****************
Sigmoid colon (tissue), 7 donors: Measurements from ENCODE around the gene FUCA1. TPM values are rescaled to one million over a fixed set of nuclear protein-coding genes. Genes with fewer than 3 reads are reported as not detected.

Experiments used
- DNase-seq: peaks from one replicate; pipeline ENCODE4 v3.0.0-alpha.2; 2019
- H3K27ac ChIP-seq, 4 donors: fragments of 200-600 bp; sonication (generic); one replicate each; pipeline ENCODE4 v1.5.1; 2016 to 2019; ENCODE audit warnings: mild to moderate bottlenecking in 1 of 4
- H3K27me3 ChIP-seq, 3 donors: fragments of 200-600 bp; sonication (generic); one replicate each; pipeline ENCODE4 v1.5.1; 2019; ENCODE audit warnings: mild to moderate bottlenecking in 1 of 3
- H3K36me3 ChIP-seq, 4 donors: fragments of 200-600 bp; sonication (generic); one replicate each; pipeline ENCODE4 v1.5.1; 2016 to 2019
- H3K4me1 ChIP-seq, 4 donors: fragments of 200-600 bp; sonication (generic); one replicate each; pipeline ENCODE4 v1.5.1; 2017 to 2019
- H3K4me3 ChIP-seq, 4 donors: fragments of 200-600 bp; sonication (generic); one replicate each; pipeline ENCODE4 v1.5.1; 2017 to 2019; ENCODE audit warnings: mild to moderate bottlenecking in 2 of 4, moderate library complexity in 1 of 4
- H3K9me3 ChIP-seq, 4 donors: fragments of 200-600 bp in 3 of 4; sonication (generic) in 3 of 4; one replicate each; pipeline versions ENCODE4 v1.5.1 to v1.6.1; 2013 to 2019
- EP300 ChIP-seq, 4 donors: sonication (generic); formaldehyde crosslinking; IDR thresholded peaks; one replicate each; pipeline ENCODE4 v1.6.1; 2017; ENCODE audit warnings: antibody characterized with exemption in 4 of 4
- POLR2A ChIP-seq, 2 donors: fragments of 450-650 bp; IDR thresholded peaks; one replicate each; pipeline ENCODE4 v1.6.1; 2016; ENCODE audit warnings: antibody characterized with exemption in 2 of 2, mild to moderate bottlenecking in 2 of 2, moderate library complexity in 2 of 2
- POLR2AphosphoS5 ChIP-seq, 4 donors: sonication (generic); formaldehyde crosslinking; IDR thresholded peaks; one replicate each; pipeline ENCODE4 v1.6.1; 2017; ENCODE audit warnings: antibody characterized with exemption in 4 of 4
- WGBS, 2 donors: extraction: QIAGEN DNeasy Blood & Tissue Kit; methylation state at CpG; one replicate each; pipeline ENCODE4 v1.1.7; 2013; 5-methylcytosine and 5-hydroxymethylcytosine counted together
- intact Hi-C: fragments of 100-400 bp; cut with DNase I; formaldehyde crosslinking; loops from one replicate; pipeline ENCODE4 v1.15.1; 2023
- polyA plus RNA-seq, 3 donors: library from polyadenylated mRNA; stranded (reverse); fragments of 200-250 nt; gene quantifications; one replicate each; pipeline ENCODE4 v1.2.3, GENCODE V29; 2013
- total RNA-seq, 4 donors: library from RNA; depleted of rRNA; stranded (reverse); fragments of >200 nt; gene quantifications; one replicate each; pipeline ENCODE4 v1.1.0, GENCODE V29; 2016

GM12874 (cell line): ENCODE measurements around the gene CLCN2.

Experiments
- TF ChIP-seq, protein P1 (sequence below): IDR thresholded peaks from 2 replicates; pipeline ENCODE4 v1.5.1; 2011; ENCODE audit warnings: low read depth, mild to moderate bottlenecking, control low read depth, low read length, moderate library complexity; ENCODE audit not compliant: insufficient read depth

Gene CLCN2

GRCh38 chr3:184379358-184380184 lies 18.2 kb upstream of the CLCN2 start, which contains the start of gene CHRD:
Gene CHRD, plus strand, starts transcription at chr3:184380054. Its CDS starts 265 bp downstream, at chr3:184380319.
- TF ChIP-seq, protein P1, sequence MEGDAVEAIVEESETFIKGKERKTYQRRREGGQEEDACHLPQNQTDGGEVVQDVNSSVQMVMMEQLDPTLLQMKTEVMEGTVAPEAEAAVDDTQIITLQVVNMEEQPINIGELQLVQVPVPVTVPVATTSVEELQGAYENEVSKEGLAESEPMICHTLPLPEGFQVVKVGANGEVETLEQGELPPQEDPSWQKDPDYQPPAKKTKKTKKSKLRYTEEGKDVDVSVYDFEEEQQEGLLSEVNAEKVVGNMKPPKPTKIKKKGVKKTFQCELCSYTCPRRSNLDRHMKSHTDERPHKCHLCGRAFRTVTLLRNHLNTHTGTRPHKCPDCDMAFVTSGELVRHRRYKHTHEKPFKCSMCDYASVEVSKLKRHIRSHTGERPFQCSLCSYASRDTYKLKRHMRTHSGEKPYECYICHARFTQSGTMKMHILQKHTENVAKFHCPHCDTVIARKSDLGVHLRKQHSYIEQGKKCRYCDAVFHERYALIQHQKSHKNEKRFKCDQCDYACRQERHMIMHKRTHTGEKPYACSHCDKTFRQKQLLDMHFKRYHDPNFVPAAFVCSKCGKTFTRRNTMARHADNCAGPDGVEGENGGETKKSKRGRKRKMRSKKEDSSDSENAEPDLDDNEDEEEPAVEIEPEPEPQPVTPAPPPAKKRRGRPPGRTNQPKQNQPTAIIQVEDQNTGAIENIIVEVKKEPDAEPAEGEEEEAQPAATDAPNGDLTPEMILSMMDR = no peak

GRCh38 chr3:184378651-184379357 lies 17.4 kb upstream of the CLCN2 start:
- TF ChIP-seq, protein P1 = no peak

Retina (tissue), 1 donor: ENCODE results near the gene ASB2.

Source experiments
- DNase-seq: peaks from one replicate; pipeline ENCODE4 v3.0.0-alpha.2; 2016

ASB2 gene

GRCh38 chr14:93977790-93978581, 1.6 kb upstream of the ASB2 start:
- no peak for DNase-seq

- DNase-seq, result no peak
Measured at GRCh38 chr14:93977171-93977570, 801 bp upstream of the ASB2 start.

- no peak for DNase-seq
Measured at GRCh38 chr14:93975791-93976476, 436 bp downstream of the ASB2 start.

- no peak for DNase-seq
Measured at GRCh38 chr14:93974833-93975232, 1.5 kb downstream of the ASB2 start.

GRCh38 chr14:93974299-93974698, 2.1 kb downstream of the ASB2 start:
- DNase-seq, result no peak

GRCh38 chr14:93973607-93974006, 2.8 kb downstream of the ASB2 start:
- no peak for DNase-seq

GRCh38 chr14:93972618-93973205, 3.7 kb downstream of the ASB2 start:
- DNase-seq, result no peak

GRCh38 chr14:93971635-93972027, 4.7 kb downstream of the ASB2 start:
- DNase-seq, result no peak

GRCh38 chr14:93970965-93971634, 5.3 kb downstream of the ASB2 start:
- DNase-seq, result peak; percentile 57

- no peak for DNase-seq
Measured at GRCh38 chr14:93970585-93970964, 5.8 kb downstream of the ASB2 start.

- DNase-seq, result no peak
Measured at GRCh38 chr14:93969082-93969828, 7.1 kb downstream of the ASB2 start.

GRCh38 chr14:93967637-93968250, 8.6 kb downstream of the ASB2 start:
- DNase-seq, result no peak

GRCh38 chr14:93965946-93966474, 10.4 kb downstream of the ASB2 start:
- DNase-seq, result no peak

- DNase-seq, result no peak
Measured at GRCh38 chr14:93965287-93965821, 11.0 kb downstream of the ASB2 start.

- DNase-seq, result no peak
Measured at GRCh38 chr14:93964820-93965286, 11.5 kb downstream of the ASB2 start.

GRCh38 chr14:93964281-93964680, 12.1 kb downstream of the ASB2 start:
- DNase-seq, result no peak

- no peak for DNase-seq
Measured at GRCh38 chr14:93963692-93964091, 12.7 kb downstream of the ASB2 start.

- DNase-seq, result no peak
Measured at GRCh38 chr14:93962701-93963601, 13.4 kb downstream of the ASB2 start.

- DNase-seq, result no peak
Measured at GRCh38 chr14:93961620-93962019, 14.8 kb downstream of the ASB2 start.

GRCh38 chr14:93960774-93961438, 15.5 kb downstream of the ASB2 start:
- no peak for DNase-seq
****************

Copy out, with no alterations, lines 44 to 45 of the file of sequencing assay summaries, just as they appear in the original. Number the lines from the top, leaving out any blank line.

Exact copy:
GRCh38 chr14:93971635-93972027, 4.7 kb downstream of the ASB2 start:
- DNase-seq, result no peak